Gays Free to Adopt

October 1, 2010 Opinion

This past week marked a critical moment in the gay rights movement and in Florida history. On Wednesday, Sept. 22, Florida’s Third District Court of Appeal determined that Florida’s ban on gay adoptions has “no rational basis” and is unconstitutional.

This prohibition was first enacted in Florida in 1977, although gay parents were still allowed to become foster parents. Florida has been the only state that continues to enact such a “blanket ban.” After the hearing, Appellate Judge Gerald Cope wrote, “It is difficult to see any rational basis in utilizing homosexual persons as foster parents or guardians on a temporary or permanent basis, while imposing a blanket prohibition on those same persons. All other persons are eligible to be considered case-by-case to be adoptive parents.”

The decision came about after Martin Gill and his partner fi led a lawsuit with the American Civil Liberties Union in order to adopt their two foster children. Now Gill and the ACLU want the state to take the case to the Florida Supreme Court to receive a final statewide decision.

Governor Charlie Crist is “very pleased with the ruling” and believes that Gill will have a “very good chance to get a very good ruling” if he takes the case to the Florida Supreme Court.

This decision has been very beneficial to the gay community and the thousands of children in need of adoptive homes. According to the Sydney Morning Herald, only 50,000 of 120,000 children available for adoption have found homes.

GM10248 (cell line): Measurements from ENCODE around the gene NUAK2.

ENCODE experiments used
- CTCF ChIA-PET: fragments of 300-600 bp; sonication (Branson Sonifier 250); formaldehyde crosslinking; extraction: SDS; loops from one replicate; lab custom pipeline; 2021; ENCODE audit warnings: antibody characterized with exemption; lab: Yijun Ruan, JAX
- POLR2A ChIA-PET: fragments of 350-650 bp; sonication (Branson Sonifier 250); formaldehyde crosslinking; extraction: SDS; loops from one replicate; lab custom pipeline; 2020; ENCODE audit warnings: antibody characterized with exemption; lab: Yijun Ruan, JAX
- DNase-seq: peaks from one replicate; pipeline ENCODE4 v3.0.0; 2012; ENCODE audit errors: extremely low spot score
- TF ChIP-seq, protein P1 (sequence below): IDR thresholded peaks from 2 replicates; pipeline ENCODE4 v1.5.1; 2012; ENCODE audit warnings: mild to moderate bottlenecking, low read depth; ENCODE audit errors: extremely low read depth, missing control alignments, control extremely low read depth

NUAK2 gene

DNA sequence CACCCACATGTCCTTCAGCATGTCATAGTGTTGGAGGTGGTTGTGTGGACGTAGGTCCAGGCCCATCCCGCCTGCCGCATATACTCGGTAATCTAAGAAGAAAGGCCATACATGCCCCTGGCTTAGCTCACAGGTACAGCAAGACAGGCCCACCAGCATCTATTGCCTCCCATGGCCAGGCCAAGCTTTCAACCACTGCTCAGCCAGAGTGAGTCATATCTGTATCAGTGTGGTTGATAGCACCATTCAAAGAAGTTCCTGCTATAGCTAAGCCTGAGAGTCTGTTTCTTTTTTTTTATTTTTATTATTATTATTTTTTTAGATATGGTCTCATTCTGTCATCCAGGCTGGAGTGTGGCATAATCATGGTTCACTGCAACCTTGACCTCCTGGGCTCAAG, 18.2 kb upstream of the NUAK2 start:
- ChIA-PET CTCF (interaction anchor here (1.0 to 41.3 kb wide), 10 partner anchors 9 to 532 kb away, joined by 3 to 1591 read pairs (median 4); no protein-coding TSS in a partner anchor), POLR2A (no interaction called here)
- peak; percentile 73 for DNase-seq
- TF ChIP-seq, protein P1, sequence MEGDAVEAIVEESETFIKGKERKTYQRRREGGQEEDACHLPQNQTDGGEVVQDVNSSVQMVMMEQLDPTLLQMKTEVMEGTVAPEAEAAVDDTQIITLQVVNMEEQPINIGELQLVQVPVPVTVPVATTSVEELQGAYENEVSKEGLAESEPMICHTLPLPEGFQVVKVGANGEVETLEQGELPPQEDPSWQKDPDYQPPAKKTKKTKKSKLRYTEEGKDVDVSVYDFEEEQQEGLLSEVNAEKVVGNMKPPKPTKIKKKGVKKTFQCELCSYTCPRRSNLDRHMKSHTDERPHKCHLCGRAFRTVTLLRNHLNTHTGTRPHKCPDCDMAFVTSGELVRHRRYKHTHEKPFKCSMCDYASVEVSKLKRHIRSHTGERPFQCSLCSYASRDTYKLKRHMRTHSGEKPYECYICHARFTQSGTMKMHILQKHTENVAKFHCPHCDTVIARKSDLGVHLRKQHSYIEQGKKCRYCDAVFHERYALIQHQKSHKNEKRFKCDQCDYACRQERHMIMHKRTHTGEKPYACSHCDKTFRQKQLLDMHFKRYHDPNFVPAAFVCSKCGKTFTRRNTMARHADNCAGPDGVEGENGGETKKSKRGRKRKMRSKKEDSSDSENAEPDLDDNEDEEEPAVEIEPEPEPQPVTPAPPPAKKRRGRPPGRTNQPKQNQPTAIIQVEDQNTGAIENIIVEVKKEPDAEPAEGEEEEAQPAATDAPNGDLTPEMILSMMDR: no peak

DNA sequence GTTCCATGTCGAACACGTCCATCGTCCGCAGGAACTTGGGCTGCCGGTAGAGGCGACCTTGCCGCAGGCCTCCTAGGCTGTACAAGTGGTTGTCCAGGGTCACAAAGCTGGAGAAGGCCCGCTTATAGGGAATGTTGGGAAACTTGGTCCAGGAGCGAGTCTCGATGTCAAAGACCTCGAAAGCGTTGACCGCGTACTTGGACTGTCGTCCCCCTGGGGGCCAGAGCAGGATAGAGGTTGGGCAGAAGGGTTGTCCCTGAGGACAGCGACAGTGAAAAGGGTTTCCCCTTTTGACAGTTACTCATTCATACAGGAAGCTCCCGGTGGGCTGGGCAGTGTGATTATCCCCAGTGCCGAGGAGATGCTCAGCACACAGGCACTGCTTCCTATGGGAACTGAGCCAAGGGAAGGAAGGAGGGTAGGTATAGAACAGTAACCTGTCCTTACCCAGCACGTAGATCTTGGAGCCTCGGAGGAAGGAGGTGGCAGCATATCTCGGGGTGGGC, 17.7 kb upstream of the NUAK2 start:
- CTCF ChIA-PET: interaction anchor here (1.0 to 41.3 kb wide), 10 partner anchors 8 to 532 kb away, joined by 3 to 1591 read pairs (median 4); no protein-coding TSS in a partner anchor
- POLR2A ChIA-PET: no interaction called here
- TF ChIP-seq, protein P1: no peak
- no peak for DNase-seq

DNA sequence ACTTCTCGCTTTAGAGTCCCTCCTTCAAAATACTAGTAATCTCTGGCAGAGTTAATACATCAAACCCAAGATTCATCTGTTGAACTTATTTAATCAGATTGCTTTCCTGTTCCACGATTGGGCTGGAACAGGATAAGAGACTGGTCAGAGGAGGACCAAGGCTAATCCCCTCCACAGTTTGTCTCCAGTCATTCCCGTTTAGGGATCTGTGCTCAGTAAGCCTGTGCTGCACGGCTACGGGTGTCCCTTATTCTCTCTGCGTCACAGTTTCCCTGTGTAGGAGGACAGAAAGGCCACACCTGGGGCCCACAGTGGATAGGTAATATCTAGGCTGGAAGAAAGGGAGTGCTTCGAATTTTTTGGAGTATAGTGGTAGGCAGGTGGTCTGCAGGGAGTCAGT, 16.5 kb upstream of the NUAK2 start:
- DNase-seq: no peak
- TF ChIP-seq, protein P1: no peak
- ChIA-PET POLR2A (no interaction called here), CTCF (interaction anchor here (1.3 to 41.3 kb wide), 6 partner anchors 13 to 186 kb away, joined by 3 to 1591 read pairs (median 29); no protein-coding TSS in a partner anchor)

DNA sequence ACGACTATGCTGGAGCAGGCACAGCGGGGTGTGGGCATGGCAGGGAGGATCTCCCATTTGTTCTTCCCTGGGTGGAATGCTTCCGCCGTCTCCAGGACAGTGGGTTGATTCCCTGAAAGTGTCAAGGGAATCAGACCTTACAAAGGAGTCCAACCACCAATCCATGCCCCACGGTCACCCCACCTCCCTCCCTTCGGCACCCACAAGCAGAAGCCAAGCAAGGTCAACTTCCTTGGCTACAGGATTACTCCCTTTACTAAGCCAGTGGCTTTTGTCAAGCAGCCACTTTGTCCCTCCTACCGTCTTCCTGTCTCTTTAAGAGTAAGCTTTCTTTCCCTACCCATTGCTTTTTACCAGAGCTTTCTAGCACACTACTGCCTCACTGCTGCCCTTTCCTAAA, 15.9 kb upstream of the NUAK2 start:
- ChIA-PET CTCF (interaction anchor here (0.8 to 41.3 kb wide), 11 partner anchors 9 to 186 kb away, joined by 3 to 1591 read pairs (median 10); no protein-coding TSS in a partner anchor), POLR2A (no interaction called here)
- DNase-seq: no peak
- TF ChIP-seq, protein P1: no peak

For Florida to limit the kind of couples eligible to adopt was an ignorant, discriminatory and outdated way of thinking. By banning gay adoption, children in gay households have no legal status should something, like a death or serious illness, happen to the parents.

Unfortunately, some people are not celebrating this revolutionary decision. They continue to claim that gay people are not fi t to be parents, holding onto the belief that raising children in a gay household will turn the children into homosexuals.

However, the American Psychological Association Policy Statement on Sexual Orientation, Parents, and Children notes, “There is no reliable evidence that homosexual orientation per se impairs psychological functioning. Second, beliefs that lesbian and gay adults are not fi t parents have no empirical foundation.”

Furthermore, the 2000 U.S. Census reported that 33 percent of female same-sex households and 22 percent male same-sex households already have at least one child under 18 living at home.

Many children have had great experiences with their gay adoptive parents and are now living in stable, loving homes, which is what America wants for all its children.

Other benefits are associated with lifting the gay adoption ban. The College of Health and Public Affairs of the University of Central Florida estimates that, after five years, Florida could save 3 million dollars because of the decrease of children in foster care.

The overturn of the ban will start immediately, and hopefully we will see more children being adopted in the next few years.

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